Cut a Sine Wave with One Straight Cut
You can cut a strip of paper along a sine wave with one straight cut. Does this sound impossible?
- A sturdy cardboard tube about three centimeters (an inch or so) in diameter. Cardboard tubes in toilet paper rolls are too flimsy to hold their shape when you cut through them. If you don't have a sturdy tube, you can use a candle, or even a relatively cylindrical carrot.
A strip of paper long enough to wrap around the tube a few times.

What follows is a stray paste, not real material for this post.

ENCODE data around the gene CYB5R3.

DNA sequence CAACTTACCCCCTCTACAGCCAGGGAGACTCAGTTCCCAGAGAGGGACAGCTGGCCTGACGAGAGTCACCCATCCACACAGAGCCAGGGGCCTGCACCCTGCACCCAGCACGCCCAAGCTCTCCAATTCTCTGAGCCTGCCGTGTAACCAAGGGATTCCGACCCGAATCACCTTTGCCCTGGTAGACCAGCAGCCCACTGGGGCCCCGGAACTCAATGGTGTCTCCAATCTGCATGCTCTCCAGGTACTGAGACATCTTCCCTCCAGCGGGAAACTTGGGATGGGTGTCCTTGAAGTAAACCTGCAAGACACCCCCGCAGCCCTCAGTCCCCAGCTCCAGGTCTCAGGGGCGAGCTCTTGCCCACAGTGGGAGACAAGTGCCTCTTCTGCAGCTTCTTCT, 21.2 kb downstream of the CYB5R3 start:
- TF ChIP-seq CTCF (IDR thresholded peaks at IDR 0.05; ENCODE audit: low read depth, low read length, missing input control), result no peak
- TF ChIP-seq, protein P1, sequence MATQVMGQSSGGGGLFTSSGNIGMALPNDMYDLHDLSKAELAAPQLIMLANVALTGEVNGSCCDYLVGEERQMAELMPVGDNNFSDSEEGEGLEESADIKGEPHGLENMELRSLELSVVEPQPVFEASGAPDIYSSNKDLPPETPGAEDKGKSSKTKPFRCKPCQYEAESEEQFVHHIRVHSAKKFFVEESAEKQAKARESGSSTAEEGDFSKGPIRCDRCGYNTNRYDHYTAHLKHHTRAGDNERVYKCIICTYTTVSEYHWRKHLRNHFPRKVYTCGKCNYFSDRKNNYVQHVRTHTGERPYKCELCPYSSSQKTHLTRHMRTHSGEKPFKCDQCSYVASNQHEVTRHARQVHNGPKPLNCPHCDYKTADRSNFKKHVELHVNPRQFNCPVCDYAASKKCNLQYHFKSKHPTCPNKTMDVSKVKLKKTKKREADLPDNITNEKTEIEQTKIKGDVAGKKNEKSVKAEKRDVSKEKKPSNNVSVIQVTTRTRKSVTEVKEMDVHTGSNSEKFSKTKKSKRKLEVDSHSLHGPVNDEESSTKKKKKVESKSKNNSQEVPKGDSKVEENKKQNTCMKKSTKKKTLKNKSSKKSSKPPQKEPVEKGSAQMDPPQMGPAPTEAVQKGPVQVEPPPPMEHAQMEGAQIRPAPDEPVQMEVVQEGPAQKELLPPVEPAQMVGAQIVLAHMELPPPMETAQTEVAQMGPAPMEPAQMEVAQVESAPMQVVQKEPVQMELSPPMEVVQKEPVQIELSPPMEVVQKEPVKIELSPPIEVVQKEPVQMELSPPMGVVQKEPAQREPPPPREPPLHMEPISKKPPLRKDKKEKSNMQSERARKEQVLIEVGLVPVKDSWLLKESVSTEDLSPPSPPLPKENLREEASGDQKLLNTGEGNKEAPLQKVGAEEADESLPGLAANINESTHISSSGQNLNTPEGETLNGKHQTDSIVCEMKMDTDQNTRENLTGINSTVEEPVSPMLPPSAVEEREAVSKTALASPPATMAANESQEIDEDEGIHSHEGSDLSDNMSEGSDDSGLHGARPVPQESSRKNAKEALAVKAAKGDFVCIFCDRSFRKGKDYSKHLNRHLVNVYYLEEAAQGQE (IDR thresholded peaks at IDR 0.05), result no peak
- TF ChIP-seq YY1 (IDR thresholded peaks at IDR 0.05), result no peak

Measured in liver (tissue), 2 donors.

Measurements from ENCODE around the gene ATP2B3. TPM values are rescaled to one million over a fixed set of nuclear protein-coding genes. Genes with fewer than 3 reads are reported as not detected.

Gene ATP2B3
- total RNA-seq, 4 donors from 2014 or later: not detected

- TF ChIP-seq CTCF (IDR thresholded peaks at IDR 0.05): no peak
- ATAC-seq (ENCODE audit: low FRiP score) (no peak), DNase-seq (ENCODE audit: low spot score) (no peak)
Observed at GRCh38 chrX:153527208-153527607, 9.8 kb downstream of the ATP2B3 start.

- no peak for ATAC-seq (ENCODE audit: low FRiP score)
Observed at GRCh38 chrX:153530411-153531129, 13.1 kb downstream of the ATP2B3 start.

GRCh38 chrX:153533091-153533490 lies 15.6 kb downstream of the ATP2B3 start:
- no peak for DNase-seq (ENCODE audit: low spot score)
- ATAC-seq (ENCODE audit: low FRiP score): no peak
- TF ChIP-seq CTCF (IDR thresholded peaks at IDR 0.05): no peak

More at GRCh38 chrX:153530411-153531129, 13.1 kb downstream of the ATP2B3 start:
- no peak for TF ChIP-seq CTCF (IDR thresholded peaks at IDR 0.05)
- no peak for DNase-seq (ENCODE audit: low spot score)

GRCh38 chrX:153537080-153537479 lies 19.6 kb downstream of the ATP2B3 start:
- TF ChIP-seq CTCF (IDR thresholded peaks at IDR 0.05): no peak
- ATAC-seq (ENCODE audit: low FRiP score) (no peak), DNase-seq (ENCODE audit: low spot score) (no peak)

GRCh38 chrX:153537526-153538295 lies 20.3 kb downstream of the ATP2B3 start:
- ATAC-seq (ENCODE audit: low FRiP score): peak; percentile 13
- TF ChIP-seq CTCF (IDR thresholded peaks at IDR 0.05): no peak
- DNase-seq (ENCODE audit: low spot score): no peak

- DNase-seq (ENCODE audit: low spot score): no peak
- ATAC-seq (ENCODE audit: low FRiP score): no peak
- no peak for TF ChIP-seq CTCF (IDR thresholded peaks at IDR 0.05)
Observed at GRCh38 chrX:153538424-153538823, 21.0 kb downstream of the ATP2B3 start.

- Roll a long strip of paper around the tube a few times.
- Cut through both the paper and the cardboard tube with a knife at an angle i.e. not perpendicular to the cylinder's axis.
- Unroll the paper to see a sine wave cut.
- At first you might think that a slanted plane cuts a cylinder at an ellipse, not a sine wave. It does cut the cylinder in an ellipse, but not from the perspective of the paper that wraps around the cylinder. To prove that the cut you made is a sine wave along the paper, combine the parametric equations for a cylinder: x = cos t and y = sin t with the equation for a slanted plane: z = A y.